At first sight it looks like Beijing's economic chieftains may have made a major blunder last month when they switched their policy priority away from fighting inflation and towards supporting export growth.
A quick look at data for July released yesterday suggests that while the country's export sector remains in rude health, rising prices pose a greater economic threat than at any time during the past dozen years.
Trade figures for last month published by China's customs bureau confounded analysts' expectations, showing that exports increased a robust 26.9 per cent compared with July last year.
Most forecasters, mindful of stories about shuttered factories in southern China and warnings of softening demand in the United States and Europe - China's biggest export markets - had predicted a further deterioration following June's anaemic 17.2 per cent growth.
Instead exports rebounded vigorously, with the country's monthly trade surplus widening to levels not seen since the end of last year. On last month's data at least, China's exporters appear not nearly as sickly as many observers had believed.
No one was celebrating, however, because another batch of figures released yesterday showed that China's wholesale inflation rate climbed to double digits last month, the highest level seen since the National Bureau of Statistics began compiling the data in 1996.
The uptick looks scary. Although consumer price inflation has fallen from February's high of 8.7 per cent and is expected to fall further to about 6.5 per cent when figures for last month are published today, the decrease is explained almost entirely by a seasonal fall in fresh food prices with the coming of summer.
Meanwhile, producer price inflation, which measures raw material prices and the wholesale prices businesses pay for goods as they leave the factory gates, has continued to climb. Last month it reached 10 per cent, raising fears that higher consumer inflation is on the way as companies pass their increased costs on to retail customers.
Viewed in these terms, it looks as if Beijing's recent moves to slow the appreciation of the yuan and lift loan quotas for smaller companies not only offer exporters help they do not need, but risk exacerbating inflationary pressure just when price rises look like getting out of control.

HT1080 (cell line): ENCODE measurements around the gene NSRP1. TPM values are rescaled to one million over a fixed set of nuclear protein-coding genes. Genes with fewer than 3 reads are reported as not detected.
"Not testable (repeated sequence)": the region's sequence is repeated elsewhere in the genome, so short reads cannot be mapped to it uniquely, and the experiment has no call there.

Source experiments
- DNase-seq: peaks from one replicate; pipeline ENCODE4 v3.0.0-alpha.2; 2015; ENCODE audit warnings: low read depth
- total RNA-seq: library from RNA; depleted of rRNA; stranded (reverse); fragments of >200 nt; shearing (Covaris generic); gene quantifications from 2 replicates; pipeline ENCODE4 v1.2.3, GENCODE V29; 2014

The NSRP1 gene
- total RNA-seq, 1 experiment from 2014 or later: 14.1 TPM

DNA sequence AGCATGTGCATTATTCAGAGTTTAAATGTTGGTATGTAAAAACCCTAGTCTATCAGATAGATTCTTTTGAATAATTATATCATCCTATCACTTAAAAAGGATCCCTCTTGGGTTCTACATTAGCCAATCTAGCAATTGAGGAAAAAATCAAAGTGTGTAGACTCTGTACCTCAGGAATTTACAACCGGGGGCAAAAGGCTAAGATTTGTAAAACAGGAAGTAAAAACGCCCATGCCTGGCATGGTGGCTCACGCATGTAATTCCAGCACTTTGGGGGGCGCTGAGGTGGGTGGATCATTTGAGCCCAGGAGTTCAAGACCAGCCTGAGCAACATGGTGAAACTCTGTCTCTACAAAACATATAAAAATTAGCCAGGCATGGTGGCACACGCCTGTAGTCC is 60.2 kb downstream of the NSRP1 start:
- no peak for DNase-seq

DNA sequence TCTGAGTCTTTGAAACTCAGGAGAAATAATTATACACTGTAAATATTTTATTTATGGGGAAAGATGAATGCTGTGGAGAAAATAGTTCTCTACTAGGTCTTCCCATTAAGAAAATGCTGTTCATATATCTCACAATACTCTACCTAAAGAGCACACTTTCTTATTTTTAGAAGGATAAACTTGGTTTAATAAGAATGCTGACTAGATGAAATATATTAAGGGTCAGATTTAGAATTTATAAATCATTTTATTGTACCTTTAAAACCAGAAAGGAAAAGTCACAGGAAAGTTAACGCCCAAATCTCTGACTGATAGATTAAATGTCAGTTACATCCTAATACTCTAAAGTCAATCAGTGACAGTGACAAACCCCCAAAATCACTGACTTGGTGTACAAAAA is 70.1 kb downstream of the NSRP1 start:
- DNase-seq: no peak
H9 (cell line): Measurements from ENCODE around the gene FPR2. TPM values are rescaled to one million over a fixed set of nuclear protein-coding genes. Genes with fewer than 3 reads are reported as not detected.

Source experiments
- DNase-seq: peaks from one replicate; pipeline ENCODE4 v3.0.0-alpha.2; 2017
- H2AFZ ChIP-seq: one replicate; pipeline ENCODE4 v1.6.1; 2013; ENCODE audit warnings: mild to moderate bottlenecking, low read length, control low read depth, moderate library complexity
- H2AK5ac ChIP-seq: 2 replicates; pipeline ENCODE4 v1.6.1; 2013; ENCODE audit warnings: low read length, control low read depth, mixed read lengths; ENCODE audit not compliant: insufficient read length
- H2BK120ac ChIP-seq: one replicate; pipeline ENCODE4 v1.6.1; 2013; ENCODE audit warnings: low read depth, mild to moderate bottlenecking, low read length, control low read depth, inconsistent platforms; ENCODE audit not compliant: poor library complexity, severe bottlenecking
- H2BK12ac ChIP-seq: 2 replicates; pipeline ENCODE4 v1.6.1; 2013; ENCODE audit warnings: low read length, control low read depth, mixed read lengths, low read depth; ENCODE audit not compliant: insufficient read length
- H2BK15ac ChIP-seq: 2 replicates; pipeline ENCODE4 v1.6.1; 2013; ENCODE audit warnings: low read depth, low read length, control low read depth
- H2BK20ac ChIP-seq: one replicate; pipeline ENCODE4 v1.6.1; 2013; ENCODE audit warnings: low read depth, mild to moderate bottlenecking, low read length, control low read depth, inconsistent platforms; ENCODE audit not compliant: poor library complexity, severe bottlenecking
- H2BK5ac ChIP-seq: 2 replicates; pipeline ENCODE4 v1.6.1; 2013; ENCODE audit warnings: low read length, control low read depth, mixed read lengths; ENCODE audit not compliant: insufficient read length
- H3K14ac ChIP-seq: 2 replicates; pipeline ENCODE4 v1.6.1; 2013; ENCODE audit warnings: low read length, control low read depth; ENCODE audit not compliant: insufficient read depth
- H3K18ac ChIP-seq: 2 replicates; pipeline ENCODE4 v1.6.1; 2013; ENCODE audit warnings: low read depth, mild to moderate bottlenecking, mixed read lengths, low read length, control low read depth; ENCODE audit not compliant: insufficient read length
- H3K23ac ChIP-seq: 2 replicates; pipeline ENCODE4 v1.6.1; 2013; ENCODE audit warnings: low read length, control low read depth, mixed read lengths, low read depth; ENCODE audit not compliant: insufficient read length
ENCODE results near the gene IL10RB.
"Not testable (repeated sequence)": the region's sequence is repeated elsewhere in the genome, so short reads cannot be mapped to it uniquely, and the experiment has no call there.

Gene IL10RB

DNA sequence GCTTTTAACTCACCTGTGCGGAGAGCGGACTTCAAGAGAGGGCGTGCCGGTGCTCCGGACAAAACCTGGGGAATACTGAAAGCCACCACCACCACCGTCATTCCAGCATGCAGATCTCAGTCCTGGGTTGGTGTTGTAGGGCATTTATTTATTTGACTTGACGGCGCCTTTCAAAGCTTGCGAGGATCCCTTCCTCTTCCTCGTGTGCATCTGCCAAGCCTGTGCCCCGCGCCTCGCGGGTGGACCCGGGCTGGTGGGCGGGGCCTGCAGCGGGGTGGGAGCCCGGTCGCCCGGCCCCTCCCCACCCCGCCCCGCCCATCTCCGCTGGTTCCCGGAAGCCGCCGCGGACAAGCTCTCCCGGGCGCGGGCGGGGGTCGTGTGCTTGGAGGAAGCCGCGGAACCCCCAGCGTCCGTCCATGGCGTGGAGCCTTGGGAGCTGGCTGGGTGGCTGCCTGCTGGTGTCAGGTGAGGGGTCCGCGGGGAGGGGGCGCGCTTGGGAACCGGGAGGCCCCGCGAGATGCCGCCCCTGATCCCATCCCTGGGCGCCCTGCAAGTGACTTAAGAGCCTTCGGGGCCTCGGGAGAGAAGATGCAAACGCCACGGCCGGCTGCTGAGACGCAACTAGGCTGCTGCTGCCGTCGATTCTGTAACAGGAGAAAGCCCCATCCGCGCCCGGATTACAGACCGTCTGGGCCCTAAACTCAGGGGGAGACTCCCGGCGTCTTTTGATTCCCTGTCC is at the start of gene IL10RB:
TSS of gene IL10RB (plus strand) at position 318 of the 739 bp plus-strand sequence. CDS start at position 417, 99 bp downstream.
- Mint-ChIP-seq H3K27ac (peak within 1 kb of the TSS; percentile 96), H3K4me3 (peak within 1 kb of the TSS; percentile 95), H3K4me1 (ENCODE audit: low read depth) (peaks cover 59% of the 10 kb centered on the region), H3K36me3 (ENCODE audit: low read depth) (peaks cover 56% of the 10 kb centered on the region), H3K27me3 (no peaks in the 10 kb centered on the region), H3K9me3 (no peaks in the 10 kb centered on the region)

Happily, a closer look at the data suggests that Beijing's policy-makers may not have made such a big boob after all.
For one thing, exporters face a tougher environment than the headline trade data indicate. That is because the figures are released in US dollar terms.
As the chart below shows, China's export growth looks a lot less impressive in yuan terms. And while shipments did rebound last month compared with June, the overall trend is still towards weaker growth.
Secondly, the inflation outlook may not be as bad as July's producer price numbers imply. Closer examination reveals that much of the rise can be explained by last month's increase in government-controlled energy prices. With international commodity prices now falling, further increases in official price ceilings look less urgent, suggesting wholesale inflation could be nearing a peak.
And even if producer prices do continue to climb, it is far from clear companies will pass the rises on to their customers. With competition fierce, it is likely many businesses will absorb the increase in their costs rather than aggressively raise retail prices.
That would be a relief both for consumers and for Beijing's inflation-fighters, raising hopes that consumer price inflation may indeed have topped out for this cycle.
The picture is not entirely rosy of course. If companies are absorbing higher costs without passing them on, their earnings will suffer. Yesterday the prospect weighed heavily on A-share prices, with the Shanghai Composite Index falling a painful 5.2 per cent.
And it remains far too early to declare victory in the fight against inflation. A premature relaxation of policy could still send prices soaring again.
But while the implications of yesterday's numbers cannot exactly be called good news, they do at least suggest that Beijing's new policy settings are not as misguided as they might at first appear.